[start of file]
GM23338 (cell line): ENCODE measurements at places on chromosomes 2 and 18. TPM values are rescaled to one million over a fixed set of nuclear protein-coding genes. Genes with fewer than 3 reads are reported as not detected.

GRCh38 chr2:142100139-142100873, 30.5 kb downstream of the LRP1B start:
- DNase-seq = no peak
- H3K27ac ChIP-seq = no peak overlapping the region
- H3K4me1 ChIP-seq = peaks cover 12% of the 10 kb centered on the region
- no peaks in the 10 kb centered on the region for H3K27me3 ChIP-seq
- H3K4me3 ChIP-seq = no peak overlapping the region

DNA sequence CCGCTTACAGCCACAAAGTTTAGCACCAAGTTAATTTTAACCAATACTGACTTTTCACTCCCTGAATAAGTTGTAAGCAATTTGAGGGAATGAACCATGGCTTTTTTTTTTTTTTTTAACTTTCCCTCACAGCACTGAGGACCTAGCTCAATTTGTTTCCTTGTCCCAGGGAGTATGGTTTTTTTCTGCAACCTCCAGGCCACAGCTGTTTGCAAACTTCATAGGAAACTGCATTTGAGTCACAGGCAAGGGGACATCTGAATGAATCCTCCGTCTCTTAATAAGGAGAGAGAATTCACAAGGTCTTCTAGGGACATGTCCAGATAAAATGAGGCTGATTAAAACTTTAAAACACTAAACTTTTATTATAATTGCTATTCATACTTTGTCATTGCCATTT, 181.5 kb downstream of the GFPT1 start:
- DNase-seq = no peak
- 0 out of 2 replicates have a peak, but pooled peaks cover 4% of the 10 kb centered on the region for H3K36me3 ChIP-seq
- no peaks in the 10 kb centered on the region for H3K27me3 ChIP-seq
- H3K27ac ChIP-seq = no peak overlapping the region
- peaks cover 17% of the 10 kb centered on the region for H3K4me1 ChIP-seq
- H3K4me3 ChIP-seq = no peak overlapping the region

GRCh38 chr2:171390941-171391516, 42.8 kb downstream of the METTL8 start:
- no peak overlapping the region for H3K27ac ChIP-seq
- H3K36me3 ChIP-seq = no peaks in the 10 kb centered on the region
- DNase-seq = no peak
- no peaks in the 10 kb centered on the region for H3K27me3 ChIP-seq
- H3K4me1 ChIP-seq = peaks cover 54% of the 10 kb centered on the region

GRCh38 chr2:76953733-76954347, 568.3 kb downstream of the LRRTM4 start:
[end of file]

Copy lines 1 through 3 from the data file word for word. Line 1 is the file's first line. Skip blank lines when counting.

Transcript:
GM23338 (cell line): ENCODE measurements at places on chromosomes 2 and 18. TPM values are rescaled to one million over a fixed set of nuclear protein-coding genes. Genes with fewer than 3 reads are reported as not detected.

GRCh38 chr2:142100139-142100873, 30.5 kb downstream of the LRP1B start:
- DNase-seq = no peak